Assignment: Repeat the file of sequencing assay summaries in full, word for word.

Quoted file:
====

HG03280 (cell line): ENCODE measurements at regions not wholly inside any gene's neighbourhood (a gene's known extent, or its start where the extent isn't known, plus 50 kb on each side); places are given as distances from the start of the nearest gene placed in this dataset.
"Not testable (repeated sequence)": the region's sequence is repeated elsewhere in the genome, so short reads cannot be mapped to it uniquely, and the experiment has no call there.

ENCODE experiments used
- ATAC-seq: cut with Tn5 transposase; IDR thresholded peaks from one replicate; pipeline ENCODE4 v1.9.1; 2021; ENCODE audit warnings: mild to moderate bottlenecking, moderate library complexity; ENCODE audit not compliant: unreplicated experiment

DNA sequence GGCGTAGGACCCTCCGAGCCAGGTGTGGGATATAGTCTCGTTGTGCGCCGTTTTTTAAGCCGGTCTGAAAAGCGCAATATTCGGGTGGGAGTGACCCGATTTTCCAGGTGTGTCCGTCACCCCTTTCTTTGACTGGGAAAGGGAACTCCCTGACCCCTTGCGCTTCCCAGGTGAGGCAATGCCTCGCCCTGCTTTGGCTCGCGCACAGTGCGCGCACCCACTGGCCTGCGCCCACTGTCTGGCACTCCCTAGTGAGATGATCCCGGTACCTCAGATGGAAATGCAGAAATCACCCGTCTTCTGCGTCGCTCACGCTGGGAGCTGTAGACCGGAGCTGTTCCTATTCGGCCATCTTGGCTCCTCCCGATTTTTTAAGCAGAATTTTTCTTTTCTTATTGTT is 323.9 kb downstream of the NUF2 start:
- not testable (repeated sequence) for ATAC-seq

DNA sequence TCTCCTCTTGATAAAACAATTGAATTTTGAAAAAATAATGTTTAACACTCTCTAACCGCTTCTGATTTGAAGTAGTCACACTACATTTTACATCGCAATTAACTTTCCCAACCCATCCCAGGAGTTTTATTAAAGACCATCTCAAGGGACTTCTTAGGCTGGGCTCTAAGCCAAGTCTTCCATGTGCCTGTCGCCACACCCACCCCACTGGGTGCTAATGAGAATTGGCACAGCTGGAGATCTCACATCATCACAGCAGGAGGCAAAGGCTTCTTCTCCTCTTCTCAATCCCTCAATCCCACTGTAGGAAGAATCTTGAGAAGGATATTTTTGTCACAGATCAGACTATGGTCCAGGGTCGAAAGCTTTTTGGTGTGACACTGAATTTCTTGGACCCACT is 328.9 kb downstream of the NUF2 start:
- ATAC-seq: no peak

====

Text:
HG03280 (cell line): ENCODE measurements at regions not wholly inside any gene's neighbourhood (a gene's known extent, or its start where the extent isn't known, plus 50 kb on each side); places are given as distances from the start of the nearest gene placed in this dataset.
"Not testable (repeated sequence)": the region's sequence is repeated elsewhere in the genome, so short reads cannot be mapped to it uniquely, and the experiment has no call there.

ENCODE experiments used
- ATAC-seq: cut with Tn5 transposase; IDR thresholded peaks from one replicate; pipeline ENCODE4 v1.9.1; 2021; ENCODE audit warnings: mild to moderate bottlenecking, moderate library complexity; ENCODE audit not compliant: unreplicated experiment

DNA sequence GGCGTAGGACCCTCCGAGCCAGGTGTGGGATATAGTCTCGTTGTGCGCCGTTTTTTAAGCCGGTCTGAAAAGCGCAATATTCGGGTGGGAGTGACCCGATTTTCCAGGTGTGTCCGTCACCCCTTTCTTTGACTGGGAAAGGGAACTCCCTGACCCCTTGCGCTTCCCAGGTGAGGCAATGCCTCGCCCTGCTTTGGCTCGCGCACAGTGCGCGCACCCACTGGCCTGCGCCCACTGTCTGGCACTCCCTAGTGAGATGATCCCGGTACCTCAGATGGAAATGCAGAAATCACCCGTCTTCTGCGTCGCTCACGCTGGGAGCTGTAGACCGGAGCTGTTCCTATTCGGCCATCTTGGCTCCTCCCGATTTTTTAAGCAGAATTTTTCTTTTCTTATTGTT is 323.9 kb downstream of the NUF2 start:
- not testable (repeated sequence) for ATAC-seq

DNA sequence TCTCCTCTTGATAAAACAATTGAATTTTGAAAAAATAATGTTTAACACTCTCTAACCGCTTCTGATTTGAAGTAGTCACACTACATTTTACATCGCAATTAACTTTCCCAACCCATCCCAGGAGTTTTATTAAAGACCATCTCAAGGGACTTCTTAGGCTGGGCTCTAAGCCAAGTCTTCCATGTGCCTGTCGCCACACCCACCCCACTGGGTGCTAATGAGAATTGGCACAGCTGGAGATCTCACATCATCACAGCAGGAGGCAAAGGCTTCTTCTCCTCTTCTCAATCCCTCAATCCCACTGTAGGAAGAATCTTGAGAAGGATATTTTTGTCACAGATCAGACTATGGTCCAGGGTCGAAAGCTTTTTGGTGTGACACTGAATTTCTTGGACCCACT is 328.9 kb downstream of the NUF2 start:
- ATAC-seq: no peak